The petroleum sector is a significant source of greenhouse gas emissions. Unfortunately, petroleum derivatives are present in a lot of beauty products such as lotions and balms. You may have seen some of the derivatives: propylene glycol paraffin oil, and ethylene.
You can start greening your beauty sustainably by choosing products that use more sustainable alternatives like fair trade cocoa butter, vegetable oils, and beeswax.
Tip #5: Scrutinize the Packaging
What’s the point of having a green beauty product swaddled in tonnes of hard-to-recycle or even non-recyclable plastic? Isn’t that counterproductive?
Assessing the packaging your beauty products come in is one of the simplest ways to green your beauty from the get-go.
Try to go for products with minimal packaging. For example, some brands now sell solid bars of skincare staples such as toners, serums, and cleansers. These bars usually come with little to no packaging.
You can also make a difference by choosing products with packaging that can be repurposed or recycled. This brings us to the next tip.
Tip #6:Reduce, Reuse, and Recycle
This concept is nothing new and it remains one of the best ways to green your beauty effectively.
A report published by Zero Waste back in 2018 highlighted that over 120 billion units of packaging are produced in the global cosmetics industry annually. One of the biggest concerns was the use of non-recyclable plastics and this shows the importance of the three Rs.
Often when you think you’re at the end of something, you’re at the beginning of something else.Fred Rogers
Reduce waste by buying only what you need and using every last drop, or at least everything you can get out of the container.
Reuse. Refillable products are increasingly bridging the gap in the beauty market when it comes to reusing packaging and lowering the cost of repurchasing a product. Even if you can’t get hold of refillable products, you can try to repurpose packaging, especially if it’s non-recyclable. For instance, you can convert an eye cream tub into a chic jewellery holder and you can avoid buying travel-size containers whenever you travel by reusing the small empty containers you already have.
Recycle. The first step to recycling is knowing the symbols. Understanding the seven plastic codes will go a long way in simplifying the process of picking out plastics for recycling. Plastic containers with codes 1 and 2 are typically recyclable with other household goods while the rest are hard to recycle and mostly not accepted by most recycling centres.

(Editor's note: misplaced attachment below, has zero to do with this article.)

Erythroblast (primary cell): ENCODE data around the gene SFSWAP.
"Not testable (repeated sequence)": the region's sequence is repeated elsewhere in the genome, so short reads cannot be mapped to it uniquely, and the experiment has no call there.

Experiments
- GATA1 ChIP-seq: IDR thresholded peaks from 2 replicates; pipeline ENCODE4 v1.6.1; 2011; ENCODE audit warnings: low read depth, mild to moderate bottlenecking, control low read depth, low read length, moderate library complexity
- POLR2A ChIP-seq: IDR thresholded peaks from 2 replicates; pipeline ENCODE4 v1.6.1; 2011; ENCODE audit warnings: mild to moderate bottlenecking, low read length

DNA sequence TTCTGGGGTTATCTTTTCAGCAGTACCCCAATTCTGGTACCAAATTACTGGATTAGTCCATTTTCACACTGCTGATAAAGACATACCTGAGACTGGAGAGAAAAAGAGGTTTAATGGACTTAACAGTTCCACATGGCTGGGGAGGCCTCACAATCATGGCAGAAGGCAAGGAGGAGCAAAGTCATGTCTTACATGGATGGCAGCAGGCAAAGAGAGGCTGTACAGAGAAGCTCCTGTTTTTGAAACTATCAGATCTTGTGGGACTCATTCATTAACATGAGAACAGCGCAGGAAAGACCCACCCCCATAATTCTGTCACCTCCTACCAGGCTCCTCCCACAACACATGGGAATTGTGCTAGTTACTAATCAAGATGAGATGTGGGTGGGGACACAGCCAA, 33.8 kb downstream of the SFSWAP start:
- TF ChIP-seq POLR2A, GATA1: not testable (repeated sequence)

Generally, bottle caps tend to be unrecyclable. Other items that are unrecyclable or hard to recycle include compacts, tubes made of soft plastic or laminated foil, and nail varnish bottles.
It’s best to avoid hard-to-recycle materials but if you do end up with some, you’ll have to remove them from the rest of the recyclable material. Mixing recyclable and hard-to-recycle materials may contaminate the entire load and render it unrecyclable.
Tip: Some recyclers will recycle items that are normally difficult to recycle. You should try to find out if you have such recyclers in your area.
Tip #7: Start small
When you’re on course to make a change, you may want to hit the ground running. While this isn’t a bad thing, sudden big changes often mean big shifts. Big shifts can put you off balance and they can be difficult or even impossible to maintain.
It’s good to be aware of what you want to achieve, but it’s equally important to be sensible. It’s prudent not to try and green your beauty overnight.
Start small and build habits.
Maybe you can start by greening the products you use regularly and then you work down the list. As I like to say, millions of small steps are worth so much more than not doing anything. Green, sustainable beauty is within our reach and with collective action, we’ll get there.